Above all, we need the courage to stand up and say, “I’m a brand consultant and I’m addicted to growth”.
Then we can be part of the collective 12-step programme, together with clients, consumers, regulators, policy makers, etc., that will help us pull the planet out of its current death spiral. To get us started, here’s a suggestion for a 3-step programme; 3 Rs, if you like, for the next stage of our evolution as brand consultants:
- Resonance: When we think about brand in our day-to-day work, we tend to think of it purely as brand (brand quabrand, as our friends in academia would say). Let’s channel our inner McLuhan and call it ‘style of resonance’, and let’s aim to make it ‘inspired’. If nothing else, it’s a pleasingly poetic way of conjuring up the consequences that inevitably follow those ‘promises of promotion’. If the consequences are harmful to people or planet, we have to speak up – louder, and sooner.
- Relationships: Measurement is important, of course, but obviously not an end in itself. Let’s not shy away from feelings. Be measured in your relationships, not obsessed with measuring them. Heck, we should even be able to talk about love in the business world without being ashamed (or creepy). And that doesn’t mean love for brands – but for humanity.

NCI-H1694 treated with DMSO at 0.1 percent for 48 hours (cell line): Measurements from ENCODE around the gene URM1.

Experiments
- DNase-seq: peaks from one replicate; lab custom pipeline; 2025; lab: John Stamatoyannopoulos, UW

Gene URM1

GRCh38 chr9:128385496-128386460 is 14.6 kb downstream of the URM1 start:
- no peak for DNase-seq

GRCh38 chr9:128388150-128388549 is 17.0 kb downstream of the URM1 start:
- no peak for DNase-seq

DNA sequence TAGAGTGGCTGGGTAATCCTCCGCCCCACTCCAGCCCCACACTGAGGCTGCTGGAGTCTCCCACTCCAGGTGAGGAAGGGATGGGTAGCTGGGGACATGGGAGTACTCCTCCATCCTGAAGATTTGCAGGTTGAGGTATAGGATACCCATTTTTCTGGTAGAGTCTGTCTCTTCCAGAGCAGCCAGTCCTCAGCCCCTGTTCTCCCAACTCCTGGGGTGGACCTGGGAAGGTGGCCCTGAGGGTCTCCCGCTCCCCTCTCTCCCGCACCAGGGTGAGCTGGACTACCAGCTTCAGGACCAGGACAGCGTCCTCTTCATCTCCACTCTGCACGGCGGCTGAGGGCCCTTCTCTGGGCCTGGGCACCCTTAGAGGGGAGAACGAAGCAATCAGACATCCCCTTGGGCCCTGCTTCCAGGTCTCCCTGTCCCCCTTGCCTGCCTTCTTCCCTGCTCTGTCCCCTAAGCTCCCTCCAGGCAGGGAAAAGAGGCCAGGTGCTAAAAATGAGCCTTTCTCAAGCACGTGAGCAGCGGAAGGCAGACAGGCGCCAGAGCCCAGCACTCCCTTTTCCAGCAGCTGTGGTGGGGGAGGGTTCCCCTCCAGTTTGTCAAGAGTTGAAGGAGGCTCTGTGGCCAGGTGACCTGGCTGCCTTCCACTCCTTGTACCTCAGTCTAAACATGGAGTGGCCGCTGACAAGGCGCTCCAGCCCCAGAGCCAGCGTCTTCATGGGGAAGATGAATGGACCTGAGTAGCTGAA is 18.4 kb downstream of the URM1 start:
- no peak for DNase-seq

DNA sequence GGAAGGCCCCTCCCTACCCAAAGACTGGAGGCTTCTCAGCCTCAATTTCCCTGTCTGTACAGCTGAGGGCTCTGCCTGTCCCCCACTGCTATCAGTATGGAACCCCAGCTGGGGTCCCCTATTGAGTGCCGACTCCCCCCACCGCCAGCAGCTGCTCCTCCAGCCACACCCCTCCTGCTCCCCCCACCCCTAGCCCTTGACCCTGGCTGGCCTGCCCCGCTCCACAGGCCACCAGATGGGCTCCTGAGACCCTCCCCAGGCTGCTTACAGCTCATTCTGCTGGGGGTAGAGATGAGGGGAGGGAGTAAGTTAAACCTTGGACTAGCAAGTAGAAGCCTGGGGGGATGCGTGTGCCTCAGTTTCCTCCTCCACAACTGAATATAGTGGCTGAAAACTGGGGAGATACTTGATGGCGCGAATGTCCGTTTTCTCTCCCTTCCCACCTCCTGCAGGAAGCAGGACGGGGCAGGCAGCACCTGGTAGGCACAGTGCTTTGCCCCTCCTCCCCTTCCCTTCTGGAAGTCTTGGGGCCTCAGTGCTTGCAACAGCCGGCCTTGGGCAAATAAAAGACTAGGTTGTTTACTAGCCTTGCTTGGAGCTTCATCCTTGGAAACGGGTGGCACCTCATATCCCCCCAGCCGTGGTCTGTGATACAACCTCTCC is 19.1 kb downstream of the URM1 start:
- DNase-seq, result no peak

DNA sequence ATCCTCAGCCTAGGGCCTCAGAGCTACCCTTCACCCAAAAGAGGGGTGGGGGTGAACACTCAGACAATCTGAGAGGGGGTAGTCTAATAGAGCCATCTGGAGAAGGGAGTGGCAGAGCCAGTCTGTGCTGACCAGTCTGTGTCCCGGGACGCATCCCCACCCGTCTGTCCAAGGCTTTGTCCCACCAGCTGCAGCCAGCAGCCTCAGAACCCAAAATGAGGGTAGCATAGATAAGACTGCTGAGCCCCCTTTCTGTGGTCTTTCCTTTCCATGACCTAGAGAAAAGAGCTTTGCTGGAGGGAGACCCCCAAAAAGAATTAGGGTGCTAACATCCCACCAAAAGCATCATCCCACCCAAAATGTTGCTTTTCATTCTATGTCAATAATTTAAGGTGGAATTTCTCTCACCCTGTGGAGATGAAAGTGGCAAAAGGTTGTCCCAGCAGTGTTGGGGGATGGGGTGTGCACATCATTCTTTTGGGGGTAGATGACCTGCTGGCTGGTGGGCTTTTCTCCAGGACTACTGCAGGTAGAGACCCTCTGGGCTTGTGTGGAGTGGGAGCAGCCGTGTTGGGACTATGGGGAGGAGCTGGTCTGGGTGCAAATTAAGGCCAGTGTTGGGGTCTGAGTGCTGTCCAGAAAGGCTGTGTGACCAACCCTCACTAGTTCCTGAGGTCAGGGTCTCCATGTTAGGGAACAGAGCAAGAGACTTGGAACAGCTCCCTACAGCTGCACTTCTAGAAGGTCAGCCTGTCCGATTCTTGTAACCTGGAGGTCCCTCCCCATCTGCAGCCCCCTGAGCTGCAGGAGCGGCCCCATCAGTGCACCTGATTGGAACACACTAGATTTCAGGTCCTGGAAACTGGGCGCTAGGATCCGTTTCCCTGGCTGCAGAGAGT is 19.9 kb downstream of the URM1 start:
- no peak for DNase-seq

- Returns: We need a circular economy, not the circuitous talk about it that goes on at the moment. Sustainable sustainability. We know what it looks like, we know a lot, if not quite everything, about how it works, we know it means weaning ourselves off growth, and we also know it does not mean impoverishing ourselves or denying anyone the chance of a decent life. On the contrary. But we need to make it happen – and fast.
See how much you can do with this. If you have children, ask for their opinions. If you work with people much younger, or much older than you, ask them.
The third and final part of our look at the evolution of brand consultants will consider how we might handle the resulting range of values, attitudes, temperaments, and tech abilities that come with the differing life experiences of multiple generational demographics working together. We’ll try to figure out how to find and keep the brightest and best talent at the same time as we grasp the nettle and slow, or even stop, our growth obsession.
Cover image source: tinyakov